Kind, Mays Promoted in TVMDL Drug Testing Laboratory

The Texas A&M Veterinary Medical Diagnostic Laboratory (TVMDL) has elevated Al Kind and Travis Mays, MS, in the College Station drug testing laboratory. Kind will now serve as lead racing chemist. With TVMDL since 2005, Mays now serves as the assistant section head for the drug testing laboratory.

In 1989, the Texas Racing Act gave TVMDL primary responsibility for providing drug-testing services to the pari-mutuel horse and greyhound racing industries. The racing industries and the livestock show industry rely on TVMDL to screen for illegal and regulated therapeutic drugs in performance animals. Additionally, the drug testing laboratory works with veterinarians by offering diagnostics testing for companion animals and livestock to ensure animal and public health.

Mays began working with TVMDL as a student worker in 2001. He holds a bachelor of science in animal science and a master of science in toxicology, both from Texas A&M University in College Station. Prior to working in the drug laboratory, Mays held positions in the toxicology section from 2005 until 2014. Before that, he was the breeding assistant at Carol Rose Quarter Horses in Gainesville, Texas.

"I spent several years working in the Quarter Horse breeding industry and became aware of the questionable practices some people try to use to get ahead in the equine industry," Mays said. "It is rewarding to be able to work within the TVMDL drug testing laboratory and work to ensure an equitable playing field. In addition, I'm interested in pharmacology and learning more about drug metabolism and pharmacokinetics, and this is where I can gather that information."

Kind has more than 30 years' experience in veterinary drug forensics. He received a bachelor of arts in chemistry with a computer science minor from Lafayette College in Easton, Penn., and has vast experience in chromatography and mass spectrometry testing as applied to the field of racing chemistry. A fellow in the Association of Official Racing Chemists, Kind has previously served as the program director in the Iowa State University Racing Chemistry Lab, and the technical manager of the Microchemistry Laboratory at the University of Connecticut. Most recently, Kind served as a consultant for TVMDL in the drug testing laboratory.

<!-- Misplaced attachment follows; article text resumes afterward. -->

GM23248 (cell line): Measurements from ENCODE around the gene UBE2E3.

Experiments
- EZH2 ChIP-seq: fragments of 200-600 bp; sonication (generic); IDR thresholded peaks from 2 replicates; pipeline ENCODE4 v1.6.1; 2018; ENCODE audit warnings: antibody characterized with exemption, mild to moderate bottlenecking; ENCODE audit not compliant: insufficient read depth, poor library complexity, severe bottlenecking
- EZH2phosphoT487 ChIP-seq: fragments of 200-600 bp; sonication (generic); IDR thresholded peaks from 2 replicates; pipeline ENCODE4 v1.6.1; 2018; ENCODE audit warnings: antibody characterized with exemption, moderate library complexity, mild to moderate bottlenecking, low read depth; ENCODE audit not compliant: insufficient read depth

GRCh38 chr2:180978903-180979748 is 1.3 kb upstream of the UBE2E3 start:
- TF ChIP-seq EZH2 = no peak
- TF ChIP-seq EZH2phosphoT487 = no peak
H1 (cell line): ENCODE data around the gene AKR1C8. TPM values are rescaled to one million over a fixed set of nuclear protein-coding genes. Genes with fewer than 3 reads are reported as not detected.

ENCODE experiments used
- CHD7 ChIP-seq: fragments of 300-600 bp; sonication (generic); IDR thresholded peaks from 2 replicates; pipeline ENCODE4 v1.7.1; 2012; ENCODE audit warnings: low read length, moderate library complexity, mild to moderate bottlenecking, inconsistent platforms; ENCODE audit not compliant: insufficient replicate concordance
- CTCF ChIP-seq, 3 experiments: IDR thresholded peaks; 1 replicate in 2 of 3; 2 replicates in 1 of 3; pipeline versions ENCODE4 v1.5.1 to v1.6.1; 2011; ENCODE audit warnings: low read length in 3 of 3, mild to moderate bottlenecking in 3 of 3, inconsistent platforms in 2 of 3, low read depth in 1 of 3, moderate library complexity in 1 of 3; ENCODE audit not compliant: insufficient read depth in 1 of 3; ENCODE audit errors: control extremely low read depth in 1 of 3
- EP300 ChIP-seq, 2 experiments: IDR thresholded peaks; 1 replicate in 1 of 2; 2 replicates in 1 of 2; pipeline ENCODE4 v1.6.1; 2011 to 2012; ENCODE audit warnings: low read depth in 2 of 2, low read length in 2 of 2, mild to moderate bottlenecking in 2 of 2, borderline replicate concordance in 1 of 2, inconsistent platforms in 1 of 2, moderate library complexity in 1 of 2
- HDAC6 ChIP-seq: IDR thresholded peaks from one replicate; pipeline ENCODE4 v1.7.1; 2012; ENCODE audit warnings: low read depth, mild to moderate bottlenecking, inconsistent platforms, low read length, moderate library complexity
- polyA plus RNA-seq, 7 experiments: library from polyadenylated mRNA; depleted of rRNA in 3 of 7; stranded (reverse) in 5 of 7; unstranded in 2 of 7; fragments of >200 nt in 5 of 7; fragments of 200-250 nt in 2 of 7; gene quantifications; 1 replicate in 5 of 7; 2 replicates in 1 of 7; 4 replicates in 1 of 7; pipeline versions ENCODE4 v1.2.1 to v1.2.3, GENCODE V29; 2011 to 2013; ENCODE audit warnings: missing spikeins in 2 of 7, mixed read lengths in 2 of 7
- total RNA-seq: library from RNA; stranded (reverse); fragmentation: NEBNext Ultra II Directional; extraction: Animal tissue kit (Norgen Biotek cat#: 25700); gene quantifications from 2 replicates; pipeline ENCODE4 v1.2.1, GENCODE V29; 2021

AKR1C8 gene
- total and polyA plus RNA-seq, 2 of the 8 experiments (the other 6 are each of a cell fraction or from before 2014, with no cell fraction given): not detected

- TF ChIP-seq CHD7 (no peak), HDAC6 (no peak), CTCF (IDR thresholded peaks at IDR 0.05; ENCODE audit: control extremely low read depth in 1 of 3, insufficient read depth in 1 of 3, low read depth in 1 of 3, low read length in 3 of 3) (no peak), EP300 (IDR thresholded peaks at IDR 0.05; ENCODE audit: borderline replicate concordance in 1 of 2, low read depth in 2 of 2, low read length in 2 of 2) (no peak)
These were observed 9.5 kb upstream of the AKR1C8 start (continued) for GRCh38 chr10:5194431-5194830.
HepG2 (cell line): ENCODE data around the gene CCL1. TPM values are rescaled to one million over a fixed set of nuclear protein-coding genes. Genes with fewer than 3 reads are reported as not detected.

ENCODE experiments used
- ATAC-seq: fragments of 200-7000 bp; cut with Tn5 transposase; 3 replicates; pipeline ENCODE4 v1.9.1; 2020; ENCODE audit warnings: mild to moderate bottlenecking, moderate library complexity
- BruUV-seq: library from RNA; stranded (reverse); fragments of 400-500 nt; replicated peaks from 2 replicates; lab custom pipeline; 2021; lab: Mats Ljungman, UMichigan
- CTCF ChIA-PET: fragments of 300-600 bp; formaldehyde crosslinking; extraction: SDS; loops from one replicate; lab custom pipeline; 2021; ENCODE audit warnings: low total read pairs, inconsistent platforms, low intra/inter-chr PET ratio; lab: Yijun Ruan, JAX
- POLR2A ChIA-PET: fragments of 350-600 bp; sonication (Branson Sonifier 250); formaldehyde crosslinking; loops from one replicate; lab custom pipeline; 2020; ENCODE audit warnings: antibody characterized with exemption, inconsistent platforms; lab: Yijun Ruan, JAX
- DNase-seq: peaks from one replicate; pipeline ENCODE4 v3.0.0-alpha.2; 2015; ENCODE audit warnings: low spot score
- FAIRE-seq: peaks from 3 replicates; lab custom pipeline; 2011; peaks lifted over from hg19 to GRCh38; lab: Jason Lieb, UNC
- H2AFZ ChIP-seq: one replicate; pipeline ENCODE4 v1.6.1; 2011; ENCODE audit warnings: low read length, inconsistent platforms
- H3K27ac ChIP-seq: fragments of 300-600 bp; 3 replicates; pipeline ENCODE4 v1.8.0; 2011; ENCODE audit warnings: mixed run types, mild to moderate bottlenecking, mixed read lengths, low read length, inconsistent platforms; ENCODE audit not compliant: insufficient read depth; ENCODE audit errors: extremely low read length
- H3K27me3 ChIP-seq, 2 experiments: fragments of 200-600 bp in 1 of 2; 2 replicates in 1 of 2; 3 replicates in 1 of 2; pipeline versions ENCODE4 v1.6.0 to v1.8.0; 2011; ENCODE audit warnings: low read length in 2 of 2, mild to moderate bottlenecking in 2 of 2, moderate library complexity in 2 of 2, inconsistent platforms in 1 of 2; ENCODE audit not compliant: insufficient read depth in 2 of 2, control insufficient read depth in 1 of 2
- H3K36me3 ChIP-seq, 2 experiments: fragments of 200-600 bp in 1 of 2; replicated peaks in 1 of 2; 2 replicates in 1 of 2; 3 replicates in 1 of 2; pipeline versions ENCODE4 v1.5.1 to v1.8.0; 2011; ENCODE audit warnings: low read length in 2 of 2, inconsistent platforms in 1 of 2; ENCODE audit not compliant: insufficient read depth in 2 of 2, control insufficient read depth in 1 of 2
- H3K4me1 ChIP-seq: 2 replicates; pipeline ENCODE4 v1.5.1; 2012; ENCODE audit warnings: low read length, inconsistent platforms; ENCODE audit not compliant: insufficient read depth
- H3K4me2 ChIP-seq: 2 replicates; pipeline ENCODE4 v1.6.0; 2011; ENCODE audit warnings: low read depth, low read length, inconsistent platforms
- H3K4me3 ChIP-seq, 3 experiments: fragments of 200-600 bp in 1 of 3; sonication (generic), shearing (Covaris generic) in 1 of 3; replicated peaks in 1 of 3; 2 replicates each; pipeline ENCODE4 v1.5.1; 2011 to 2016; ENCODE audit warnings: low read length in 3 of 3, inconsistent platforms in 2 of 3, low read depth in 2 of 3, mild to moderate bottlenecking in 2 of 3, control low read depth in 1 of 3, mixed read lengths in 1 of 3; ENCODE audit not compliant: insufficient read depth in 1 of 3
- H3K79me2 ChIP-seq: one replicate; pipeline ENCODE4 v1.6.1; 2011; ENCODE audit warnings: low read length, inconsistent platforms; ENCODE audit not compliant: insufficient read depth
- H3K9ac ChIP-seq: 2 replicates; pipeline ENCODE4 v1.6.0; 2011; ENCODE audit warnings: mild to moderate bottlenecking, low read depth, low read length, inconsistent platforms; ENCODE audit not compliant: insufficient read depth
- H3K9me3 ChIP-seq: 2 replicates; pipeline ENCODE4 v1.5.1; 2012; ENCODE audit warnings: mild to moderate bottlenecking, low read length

"The TVMDL drug testing laboratory provides essential research and testing for equine and greyhound racing athletes. Recently, TVMDL has invested heavily to enhance the laboratory's analytical capability," Kind said. "Our state-of-the-art capabilities enforce the rules of racing that ensure a healthy and fair racing industry here in Texas. Working with TVMDL, I have also come to appreciate that this same level of testing is applied to livestock shows that come through the laboratory."

Since the drug testing laboratory's inception, diagnosticians have developed many assays to detect substances that are used in livestock shows and pari-mutuel racing events. Annually, the drug testing laboratory at TVMDL performs more than 3,500 tests for livestock shows and 7,400 tests for canine and equine racing animals.

"These staffing changes in the drug testing lab, as well as the investment in upgraded equipment and technologies, are all reflections of the TVMDL commitment to providing the highest quality services to the citizens and animal industries in Texas," said Bruce L. Akey, DVM, MS, TVMDL executive deputy director.

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